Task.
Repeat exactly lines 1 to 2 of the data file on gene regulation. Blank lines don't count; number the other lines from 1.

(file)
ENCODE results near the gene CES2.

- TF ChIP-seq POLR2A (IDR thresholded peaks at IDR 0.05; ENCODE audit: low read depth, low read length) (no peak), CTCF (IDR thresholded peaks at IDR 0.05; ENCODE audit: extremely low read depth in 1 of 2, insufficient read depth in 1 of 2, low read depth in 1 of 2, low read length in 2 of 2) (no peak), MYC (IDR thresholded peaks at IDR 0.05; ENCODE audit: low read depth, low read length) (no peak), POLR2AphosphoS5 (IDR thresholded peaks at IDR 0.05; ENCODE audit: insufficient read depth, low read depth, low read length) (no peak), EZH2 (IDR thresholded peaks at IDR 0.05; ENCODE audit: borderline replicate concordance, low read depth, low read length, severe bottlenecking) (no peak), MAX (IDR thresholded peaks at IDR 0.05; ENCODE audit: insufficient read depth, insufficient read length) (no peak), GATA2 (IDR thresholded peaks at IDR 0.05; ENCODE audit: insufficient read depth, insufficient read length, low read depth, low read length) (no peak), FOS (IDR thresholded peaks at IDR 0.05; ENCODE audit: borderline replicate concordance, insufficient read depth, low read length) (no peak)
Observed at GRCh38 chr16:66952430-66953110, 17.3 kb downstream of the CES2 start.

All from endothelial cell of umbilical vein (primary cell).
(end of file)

ENCODE results near the gene CES2.

- TF ChIP-seq POLR2A (IDR thresholded peaks at IDR 0.05; ENCODE audit: low read depth, low read length) (no peak), CTCF (IDR thresholded peaks at IDR 0.05; ENCODE audit: extremely low read depth in 1 of 2, insufficient read depth in 1 of 2, low read depth in 1 of 2, low read length in 2 of 2) (no peak), MYC (IDR thresholded peaks at IDR 0.05; ENCODE audit: low read depth, low read length) (no peak), POLR2AphosphoS5 (IDR thresholded peaks at IDR 0.05; ENCODE audit: insufficient read depth, low read depth, low read length) (no peak), EZH2 (IDR thresholded peaks at IDR 0.05; ENCODE audit: borderline replicate concordance, low read depth, low read length, severe bottlenecking) (no peak), MAX (IDR thresholded peaks at IDR 0.05; ENCODE audit: insufficient read depth, insufficient read length) (no peak), GATA2 (IDR thresholded peaks at IDR 0.05; ENCODE audit: insufficient read depth, insufficient read length, low read depth, low read length) (no peak), FOS (IDR thresholded peaks at IDR 0.05; ENCODE audit: borderline replicate concordance, insufficient read depth, low read length) (no peak)